Book of 1 Timothy
Author: The Book of 1 Timothy was written by the apostle Paul (1 Timothy 1:1).
Date of Writing: The Book of 1 Timothy was written in A.D. 62-66.
Purpose of Writing: Paul wrote to Timothy to encourage him in his responsibility for overseeing the work of the Ephesian church and possibly the other churches in the province of Asia (1 Timothy 1:3). This letter lays the foundation for ordaining elders (1 Timothy 3:1-7), and provides guidance for ordaining people into offices of the church (1 Timothy 3:8-13). In essence, 1 Timothy is a leadership manual for church organization and administration.
Key Verses: 1 Timothy 2:5, "For there is one God and one mediator between God and men, the man Christ Jesus."
1 Timothy 2:12, "I do not permit a woman to teach or to have authority over a man; she must be silent."
1 Timothy 3:1-2, "Here is a trustworthy saying: If anyone sets his heart on being an overseer, he desires a noble task. Now the overseer must be above reproach, the husband of but one wife, temperate, self-controlled, respectable, hospitable, able to teach, not given to drunkenness, not violent but gentle, not quarrelsome, not a lover of money."
1 Timothy 4:9-10, "This is a trustworthy saying that deserves full acceptance (and for this we labor and strive), that we have put our hope in the living God, who is the Savior of all men, and especially of those who believe."
1 Timothy 6:12, "Fight the good fight of the faith. Take hold of the eternal life to which you were called when you made your good confession in the presence of many witnesses."
Brief Summary: This is the first letter Paul wrote to Timothy, a young pastor who had been a help to Paul in his work. Timothy was a Greek. His mother was a Jewess and his father was Greek. Paul was more than just a mentor and leader to Timothy, he was like a father to him, and Timothy was like a son to Paul (1 Timothy 1:2). Paul begins the letter by urging Timothy to be on guard for false teachers and false doctrine. However, much of the letter deals with pastoral conduct. Paul instructs Timothy in worship (chapter 2) and developing mature leaders for the church (chapter 3). Most of the letter deals with pastoral conduct, warnings about false teachers, and the church’s responsibility toward single members, widows, elders, and slaves. All throughout the letter, Paul encourages Timothy to stand firm, to persevere, and to remain true to his calling.
Connections: An interesting link to the Old Testament in the book of 1 Timothy is Paul’s citation of the basis for considering church elders to be worthy of “double honor,” and deserving of respect when it comes to being accused of wrongdoing (1 Timothy 5:17-19). Deuteronomy 24:15; 25:4; and Leviticus 19:13 all speak of the necessity to pay a worker what he has earned and to do it in a timely manner. Part of the Mosaic Law demanded that two or three witnesses were necessary to bring an accusation against a man (Deuteronomy 19:15). The Jewish Christians in the churches Timothy pastored would have been well aware of these Old Testament connections.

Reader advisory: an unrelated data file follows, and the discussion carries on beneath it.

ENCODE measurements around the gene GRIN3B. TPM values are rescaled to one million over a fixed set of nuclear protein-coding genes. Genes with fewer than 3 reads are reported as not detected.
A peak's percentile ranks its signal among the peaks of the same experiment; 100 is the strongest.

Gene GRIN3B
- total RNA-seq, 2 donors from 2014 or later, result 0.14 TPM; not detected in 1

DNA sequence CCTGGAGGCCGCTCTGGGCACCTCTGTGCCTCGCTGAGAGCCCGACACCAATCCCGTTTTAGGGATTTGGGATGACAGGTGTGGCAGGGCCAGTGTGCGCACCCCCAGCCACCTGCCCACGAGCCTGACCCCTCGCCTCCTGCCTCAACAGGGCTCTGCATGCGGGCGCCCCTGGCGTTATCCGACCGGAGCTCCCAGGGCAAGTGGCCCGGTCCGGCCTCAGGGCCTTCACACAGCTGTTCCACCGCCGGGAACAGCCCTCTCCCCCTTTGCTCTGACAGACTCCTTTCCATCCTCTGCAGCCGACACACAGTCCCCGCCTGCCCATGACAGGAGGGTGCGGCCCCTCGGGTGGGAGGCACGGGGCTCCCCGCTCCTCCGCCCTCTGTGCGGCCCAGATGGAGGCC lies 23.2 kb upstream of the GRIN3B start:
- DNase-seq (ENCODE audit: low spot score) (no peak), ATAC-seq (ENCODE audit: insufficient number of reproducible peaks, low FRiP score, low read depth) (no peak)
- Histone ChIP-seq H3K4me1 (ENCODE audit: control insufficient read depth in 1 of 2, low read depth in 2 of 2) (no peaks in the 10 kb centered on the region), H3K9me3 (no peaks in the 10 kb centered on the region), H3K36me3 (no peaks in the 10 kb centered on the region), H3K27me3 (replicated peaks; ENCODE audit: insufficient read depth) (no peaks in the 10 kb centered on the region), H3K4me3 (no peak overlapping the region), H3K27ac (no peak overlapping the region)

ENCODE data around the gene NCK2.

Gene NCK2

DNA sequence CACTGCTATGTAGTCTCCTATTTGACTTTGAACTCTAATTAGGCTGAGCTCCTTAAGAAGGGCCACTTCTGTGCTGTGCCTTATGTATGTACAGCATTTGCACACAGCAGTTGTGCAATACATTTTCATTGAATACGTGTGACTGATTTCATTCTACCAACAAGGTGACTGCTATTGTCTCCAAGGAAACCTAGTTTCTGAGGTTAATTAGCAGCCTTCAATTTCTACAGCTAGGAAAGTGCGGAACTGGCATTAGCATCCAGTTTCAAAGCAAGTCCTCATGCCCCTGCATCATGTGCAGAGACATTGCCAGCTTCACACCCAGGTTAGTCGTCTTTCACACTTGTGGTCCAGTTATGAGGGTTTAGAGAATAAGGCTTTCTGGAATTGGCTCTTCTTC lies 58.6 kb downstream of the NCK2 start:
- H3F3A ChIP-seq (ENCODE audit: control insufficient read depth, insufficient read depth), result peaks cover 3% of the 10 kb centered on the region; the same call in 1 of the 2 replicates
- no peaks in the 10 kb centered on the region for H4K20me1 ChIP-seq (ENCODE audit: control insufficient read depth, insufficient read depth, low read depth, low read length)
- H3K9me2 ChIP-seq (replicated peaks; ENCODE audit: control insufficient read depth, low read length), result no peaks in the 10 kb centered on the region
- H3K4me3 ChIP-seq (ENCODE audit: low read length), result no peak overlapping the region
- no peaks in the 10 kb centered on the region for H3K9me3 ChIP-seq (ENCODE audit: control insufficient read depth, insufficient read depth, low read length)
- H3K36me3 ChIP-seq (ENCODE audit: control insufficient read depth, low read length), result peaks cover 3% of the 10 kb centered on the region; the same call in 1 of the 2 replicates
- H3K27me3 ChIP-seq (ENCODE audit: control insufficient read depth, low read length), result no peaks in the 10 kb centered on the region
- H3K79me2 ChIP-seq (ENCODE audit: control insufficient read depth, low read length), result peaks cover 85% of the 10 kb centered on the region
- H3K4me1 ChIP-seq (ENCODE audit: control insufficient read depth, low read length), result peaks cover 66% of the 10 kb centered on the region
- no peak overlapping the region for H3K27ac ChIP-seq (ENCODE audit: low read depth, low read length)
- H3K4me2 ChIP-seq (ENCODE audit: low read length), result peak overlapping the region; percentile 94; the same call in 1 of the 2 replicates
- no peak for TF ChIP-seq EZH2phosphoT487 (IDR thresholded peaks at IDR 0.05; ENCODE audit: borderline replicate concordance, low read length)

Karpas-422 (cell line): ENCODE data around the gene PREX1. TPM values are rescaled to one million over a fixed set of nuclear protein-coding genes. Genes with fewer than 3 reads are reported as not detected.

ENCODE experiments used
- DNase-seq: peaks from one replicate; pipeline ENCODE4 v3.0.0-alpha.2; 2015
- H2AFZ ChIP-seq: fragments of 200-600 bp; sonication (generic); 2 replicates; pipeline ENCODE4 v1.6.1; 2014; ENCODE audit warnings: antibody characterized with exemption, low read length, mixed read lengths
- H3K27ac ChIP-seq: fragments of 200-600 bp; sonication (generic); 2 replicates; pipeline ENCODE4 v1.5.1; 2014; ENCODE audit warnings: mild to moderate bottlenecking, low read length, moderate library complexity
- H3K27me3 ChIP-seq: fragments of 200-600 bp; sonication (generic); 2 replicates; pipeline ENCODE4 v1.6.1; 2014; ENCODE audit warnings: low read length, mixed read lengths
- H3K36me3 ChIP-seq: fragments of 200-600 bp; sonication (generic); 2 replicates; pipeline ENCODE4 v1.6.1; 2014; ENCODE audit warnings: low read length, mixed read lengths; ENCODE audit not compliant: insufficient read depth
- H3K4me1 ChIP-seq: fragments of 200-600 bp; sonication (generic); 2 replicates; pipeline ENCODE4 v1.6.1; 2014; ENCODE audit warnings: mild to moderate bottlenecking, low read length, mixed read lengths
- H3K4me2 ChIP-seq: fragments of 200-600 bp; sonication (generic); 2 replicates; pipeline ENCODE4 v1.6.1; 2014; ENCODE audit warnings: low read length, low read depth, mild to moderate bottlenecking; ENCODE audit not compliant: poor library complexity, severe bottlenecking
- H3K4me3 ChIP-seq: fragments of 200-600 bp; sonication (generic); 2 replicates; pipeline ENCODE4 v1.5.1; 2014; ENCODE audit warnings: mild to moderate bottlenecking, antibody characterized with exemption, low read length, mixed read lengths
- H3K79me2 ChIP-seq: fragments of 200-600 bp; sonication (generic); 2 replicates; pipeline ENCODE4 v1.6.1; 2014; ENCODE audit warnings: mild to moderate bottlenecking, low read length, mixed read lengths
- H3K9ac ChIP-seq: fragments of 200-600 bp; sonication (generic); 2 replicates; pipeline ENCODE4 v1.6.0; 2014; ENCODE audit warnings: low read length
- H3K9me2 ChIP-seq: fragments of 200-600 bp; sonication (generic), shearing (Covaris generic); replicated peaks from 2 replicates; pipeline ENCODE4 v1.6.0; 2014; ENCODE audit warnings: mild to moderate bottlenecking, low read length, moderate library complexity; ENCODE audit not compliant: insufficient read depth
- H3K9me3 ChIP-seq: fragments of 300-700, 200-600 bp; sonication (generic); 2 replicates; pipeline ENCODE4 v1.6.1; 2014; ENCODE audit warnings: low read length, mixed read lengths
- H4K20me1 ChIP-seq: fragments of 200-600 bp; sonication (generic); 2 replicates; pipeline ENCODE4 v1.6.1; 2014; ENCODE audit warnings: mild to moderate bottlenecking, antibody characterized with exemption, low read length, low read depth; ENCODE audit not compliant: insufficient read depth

Practical Application: Jesus Christ is presented by Paul as the mediator between God and man (1 Timothy 2:5), the Savior to all who believe in Him. He is Lord of the church, and Timothy serves Him by pastoring His church. Thus, we find the main application of Paul’s first letter to his “son in the faith.” Paul instructs Timothy on matters of church doctrine, church leadership, and church administration. We can use those same instructions in governing our local assembly today. Likewise, the work and ministry of a pastor, the qualifications for an elder, and the qualifications of a deacon are just as important and pertinent today as they were in Timothy’s day. Paul’s first letter to Timothy amounts to an instruction book on leading, administrating, and pastoring the local church. The instructions in this letter apply to any leader or prospective leader of Christ’s church and are equally relevant today as they were in Paul’s day. For those not called into leadership roles in their church, the book is still practical. Every follower must contend for the faith and avoid false teaching. Every follower must stand firm and persevere.
Recommended Resource: 1 Thessalonians through Philemon, Holman New Testament Commentary by Knute Larson.
1 & 2 Timothy and Titus, NIV Application Commentary by Walter Liefeld